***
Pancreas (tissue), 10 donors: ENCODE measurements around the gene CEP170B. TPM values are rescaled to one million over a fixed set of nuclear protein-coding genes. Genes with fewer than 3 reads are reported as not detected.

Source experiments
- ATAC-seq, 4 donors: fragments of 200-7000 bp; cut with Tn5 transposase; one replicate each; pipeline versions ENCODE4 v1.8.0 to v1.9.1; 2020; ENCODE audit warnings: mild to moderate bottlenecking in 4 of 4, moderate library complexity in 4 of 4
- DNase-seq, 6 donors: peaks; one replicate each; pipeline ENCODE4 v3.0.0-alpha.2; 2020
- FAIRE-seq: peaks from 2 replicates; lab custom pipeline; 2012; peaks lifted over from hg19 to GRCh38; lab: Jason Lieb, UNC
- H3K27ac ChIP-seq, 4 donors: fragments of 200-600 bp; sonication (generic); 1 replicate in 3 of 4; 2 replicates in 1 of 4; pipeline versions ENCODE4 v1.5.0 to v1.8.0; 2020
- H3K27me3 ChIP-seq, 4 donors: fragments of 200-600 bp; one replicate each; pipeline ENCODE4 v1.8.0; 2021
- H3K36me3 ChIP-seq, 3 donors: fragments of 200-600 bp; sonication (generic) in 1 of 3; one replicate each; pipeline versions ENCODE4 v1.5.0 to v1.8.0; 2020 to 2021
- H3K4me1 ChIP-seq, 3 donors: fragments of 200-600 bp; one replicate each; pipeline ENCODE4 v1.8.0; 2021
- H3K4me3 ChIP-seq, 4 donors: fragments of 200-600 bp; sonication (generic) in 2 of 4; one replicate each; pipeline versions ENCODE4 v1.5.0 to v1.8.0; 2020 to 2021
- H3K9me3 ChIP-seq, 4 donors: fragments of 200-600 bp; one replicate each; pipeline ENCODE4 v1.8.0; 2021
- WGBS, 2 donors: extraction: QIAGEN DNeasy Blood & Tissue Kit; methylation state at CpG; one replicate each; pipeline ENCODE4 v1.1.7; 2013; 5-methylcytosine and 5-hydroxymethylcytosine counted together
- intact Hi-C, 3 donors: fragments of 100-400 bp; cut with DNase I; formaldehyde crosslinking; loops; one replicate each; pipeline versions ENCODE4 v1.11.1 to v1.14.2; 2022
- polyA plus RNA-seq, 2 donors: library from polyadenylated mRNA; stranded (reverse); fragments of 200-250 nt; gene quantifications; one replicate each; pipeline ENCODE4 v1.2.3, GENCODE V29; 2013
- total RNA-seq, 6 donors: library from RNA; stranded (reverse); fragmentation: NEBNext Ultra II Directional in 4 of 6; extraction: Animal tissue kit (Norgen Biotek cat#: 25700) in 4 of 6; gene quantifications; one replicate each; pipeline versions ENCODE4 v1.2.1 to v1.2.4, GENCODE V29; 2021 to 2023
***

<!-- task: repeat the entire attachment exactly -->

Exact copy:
Pancreas (tissue), 10 donors: ENCODE measurements around the gene CEP170B. TPM values are rescaled to one million over a fixed set of nuclear protein-coding genes. Genes with fewer than 3 reads are reported as not detected.

Source experiments
- ATAC-seq, 4 donors: fragments of 200-7000 bp; cut with Tn5 transposase; one replicate each; pipeline versions ENCODE4 v1.8.0 to v1.9.1; 2020; ENCODE audit warnings: mild to moderate bottlenecking in 4 of 4, moderate library complexity in 4 of 4
- DNase-seq, 6 donors: peaks; one replicate each; pipeline ENCODE4 v3.0.0-alpha.2; 2020
- FAIRE-seq: peaks from 2 replicates; lab custom pipeline; 2012; peaks lifted over from hg19 to GRCh38; lab: Jason Lieb, UNC
- H3K27ac ChIP-seq, 4 donors: fragments of 200-600 bp; sonication (generic); 1 replicate in 3 of 4; 2 replicates in 1 of 4; pipeline versions ENCODE4 v1.5.0 to v1.8.0; 2020
- H3K27me3 ChIP-seq, 4 donors: fragments of 200-600 bp; one replicate each; pipeline ENCODE4 v1.8.0; 2021
- H3K36me3 ChIP-seq, 3 donors: fragments of 200-600 bp; sonication (generic) in 1 of 3; one replicate each; pipeline versions ENCODE4 v1.5.0 to v1.8.0; 2020 to 2021
- H3K4me1 ChIP-seq, 3 donors: fragments of 200-600 bp; one replicate each; pipeline ENCODE4 v1.8.0; 2021
- H3K4me3 ChIP-seq, 4 donors: fragments of 200-600 bp; sonication (generic) in 2 of 4; one replicate each; pipeline versions ENCODE4 v1.5.0 to v1.8.0; 2020 to 2021
- H3K9me3 ChIP-seq, 4 donors: fragments of 200-600 bp; one replicate each; pipeline ENCODE4 v1.8.0; 2021
- WGBS, 2 donors: extraction: QIAGEN DNeasy Blood & Tissue Kit; methylation state at CpG; one replicate each; pipeline ENCODE4 v1.1.7; 2013; 5-methylcytosine and 5-hydroxymethylcytosine counted together
- intact Hi-C, 3 donors: fragments of 100-400 bp; cut with DNase I; formaldehyde crosslinking; loops; one replicate each; pipeline versions ENCODE4 v1.11.1 to v1.14.2; 2022
- polyA plus RNA-seq, 2 donors: library from polyadenylated mRNA; stranded (reverse); fragments of 200-250 nt; gene quantifications; one replicate each; pipeline ENCODE4 v1.2.3, GENCODE V29; 2013
- total RNA-seq, 6 donors: library from RNA; stranded (reverse); fragmentation: NEBNext Ultra II Directional in 4 of 6; extraction: Animal tissue kit (Norgen Biotek cat#: 25700) in 4 of 6; gene quantifications; one replicate each; pipeline versions ENCODE4 v1.2.1 to v1.2.4, GENCODE V29; 2021 to 2023